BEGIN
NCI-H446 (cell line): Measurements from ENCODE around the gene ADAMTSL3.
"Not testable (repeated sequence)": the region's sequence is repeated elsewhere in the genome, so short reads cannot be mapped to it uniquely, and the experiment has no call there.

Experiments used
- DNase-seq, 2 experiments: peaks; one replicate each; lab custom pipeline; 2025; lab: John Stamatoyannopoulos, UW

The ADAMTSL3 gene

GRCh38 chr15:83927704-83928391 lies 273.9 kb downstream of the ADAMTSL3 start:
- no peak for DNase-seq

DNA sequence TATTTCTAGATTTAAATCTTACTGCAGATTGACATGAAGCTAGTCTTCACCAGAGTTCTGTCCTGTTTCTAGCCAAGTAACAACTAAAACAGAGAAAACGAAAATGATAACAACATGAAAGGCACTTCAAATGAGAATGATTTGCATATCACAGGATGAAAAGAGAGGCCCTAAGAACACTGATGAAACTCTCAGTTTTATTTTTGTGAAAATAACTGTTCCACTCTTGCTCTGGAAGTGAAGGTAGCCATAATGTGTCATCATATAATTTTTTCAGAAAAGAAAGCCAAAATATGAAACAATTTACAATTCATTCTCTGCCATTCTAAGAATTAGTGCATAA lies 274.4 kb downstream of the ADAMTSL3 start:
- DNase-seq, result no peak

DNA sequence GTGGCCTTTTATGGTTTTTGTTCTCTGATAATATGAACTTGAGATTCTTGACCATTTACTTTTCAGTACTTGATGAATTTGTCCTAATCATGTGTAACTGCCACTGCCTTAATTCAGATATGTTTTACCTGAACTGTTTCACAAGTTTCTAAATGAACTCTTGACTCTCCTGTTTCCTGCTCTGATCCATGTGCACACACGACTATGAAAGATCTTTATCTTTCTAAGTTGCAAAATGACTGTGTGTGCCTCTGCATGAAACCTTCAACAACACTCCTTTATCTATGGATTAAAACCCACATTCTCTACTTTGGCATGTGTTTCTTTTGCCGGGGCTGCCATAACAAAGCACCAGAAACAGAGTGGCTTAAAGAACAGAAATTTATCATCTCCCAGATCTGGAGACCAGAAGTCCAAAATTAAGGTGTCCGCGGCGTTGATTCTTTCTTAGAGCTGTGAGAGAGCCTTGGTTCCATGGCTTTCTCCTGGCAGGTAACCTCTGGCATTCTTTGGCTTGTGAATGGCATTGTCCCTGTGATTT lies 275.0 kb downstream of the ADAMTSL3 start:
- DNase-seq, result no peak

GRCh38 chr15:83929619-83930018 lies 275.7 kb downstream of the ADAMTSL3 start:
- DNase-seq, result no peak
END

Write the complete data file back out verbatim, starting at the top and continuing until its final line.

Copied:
NCI-H446 (cell line): Measurements from ENCODE around the gene ADAMTSL3.
"Not testable (repeated sequence)": the region's sequence is repeated elsewhere in the genome, so short reads cannot be mapped to it uniquely, and the experiment has no call there.

Experiments used
- DNase-seq, 2 experiments: peaks; one replicate each; lab custom pipeline; 2025; lab: John Stamatoyannopoulos, UW

The ADAMTSL3 gene

GRCh38 chr15:83927704-83928391 lies 273.9 kb downstream of the ADAMTSL3 start:
- no peak for DNase-seq

DNA sequence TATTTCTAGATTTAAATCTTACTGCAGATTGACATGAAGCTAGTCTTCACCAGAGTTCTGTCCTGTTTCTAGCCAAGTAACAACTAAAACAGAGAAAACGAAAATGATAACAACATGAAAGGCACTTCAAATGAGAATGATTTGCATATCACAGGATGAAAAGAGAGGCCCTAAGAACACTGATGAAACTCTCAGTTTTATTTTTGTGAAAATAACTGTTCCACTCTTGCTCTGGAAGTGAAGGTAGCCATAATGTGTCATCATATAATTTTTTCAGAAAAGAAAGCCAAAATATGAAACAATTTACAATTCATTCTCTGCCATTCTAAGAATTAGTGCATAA lies 274.4 kb downstream of the ADAMTSL3 start:
- DNase-seq, result no peak

DNA sequence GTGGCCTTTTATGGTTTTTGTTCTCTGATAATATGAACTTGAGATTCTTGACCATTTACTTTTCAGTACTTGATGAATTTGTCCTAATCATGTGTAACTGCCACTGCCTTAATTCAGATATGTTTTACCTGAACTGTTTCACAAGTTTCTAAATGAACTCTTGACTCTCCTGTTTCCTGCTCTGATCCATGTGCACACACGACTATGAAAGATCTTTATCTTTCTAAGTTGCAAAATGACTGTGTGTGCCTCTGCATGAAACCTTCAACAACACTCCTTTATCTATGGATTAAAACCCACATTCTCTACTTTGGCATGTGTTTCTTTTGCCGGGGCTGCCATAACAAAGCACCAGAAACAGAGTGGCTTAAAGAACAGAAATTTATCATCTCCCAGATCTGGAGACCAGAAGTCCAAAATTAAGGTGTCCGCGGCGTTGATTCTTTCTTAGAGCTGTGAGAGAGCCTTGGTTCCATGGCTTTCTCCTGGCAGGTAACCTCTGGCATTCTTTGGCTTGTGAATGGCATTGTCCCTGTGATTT lies 275.0 kb downstream of the ADAMTSL3 start:
- DNase-seq, result no peak

GRCh38 chr15:83929619-83930018 lies 275.7 kb downstream of the ADAMTSL3 start:
- DNase-seq, result no peak